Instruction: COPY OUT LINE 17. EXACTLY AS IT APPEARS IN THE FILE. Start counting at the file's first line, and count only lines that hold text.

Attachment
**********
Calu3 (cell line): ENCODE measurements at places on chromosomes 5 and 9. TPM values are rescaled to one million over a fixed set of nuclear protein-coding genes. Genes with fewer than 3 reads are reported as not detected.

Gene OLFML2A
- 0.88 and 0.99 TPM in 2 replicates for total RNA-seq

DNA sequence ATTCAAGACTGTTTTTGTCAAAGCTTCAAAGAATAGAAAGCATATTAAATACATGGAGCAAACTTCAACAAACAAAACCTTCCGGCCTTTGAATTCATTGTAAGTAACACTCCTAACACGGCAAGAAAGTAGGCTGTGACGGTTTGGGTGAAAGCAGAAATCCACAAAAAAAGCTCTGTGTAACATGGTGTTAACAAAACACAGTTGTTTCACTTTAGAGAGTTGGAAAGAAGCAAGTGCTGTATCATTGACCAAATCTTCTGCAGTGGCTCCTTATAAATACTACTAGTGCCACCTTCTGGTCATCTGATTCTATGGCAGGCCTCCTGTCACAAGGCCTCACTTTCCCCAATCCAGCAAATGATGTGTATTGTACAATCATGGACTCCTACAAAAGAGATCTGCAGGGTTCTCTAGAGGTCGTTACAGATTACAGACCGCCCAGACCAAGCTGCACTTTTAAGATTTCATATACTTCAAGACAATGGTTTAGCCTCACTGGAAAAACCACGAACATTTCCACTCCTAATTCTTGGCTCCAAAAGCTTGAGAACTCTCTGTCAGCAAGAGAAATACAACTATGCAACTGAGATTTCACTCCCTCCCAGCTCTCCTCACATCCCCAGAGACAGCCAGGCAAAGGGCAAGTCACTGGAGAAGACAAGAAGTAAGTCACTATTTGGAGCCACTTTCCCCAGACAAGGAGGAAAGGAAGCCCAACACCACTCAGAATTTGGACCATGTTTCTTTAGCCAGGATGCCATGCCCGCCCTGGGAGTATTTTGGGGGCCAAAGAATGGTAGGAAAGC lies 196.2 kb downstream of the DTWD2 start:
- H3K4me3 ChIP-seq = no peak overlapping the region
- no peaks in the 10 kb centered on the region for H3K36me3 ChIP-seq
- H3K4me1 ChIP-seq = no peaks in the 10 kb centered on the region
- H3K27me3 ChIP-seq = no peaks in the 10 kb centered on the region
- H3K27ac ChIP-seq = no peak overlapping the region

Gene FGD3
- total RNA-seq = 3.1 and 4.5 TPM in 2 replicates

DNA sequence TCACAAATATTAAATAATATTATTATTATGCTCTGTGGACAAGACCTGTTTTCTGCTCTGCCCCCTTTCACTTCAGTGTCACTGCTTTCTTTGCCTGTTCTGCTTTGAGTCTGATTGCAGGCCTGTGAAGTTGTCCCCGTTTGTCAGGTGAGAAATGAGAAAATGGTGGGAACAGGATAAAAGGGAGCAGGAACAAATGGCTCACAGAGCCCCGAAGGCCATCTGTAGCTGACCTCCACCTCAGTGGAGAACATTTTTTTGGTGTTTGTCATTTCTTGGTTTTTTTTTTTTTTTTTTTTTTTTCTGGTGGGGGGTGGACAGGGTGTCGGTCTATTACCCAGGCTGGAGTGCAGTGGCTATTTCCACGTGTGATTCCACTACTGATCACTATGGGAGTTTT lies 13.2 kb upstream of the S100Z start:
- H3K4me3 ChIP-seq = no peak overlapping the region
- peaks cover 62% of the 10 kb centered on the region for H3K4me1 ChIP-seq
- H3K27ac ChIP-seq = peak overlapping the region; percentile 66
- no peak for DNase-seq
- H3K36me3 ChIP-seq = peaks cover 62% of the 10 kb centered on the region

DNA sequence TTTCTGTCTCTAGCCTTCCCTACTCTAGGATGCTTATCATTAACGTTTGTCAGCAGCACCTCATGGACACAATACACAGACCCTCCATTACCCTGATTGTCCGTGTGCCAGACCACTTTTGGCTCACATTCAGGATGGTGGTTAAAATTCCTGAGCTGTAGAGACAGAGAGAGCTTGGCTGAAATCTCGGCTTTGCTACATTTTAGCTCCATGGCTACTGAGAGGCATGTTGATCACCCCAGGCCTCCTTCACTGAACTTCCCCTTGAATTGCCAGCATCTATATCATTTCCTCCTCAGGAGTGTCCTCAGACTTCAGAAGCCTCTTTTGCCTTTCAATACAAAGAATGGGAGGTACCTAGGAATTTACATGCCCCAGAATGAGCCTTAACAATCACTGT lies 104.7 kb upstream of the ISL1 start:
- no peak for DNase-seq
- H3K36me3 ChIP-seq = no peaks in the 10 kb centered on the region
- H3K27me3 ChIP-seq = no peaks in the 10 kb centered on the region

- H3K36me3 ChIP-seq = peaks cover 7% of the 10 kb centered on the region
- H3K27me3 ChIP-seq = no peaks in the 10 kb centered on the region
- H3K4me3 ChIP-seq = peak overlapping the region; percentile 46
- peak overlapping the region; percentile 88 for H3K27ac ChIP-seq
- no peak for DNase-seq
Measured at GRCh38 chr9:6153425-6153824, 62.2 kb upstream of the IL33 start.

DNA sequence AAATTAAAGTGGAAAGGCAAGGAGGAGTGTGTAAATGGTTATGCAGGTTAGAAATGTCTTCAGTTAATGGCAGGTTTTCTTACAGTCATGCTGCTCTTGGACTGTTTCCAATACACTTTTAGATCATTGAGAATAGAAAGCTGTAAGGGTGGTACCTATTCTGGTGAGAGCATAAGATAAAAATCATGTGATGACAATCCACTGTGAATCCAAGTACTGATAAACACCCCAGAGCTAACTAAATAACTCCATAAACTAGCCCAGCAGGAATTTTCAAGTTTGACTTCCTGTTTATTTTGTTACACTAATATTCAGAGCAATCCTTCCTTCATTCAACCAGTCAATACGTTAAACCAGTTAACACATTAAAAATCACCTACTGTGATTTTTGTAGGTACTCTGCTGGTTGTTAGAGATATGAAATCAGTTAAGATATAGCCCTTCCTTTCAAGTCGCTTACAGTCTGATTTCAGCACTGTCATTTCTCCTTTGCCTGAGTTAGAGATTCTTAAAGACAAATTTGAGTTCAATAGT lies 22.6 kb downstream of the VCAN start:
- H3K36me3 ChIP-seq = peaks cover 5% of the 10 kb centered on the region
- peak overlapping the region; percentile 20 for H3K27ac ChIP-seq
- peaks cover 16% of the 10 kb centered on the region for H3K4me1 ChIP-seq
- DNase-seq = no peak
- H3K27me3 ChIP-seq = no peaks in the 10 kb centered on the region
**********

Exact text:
- H3K36me3 ChIP-seq = peaks cover 62% of the 10 kb centered on the region